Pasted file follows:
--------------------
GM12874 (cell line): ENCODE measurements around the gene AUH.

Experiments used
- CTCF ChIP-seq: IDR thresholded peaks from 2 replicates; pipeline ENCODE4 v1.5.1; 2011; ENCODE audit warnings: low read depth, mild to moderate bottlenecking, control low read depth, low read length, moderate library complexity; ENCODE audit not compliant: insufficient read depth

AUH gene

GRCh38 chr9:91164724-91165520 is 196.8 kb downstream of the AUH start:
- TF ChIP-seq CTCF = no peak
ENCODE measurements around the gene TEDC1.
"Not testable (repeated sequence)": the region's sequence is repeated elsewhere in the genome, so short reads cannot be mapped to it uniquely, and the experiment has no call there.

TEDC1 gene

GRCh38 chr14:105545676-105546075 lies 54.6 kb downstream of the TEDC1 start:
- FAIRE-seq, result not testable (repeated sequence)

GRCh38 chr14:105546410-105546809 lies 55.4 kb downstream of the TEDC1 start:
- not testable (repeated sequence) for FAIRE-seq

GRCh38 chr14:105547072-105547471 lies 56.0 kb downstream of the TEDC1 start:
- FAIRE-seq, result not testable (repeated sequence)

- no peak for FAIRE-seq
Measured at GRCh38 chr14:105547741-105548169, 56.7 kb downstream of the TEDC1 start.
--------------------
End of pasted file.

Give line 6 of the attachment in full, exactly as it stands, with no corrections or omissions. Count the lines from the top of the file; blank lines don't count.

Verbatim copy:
- TF ChIP-seq CTCF = no peak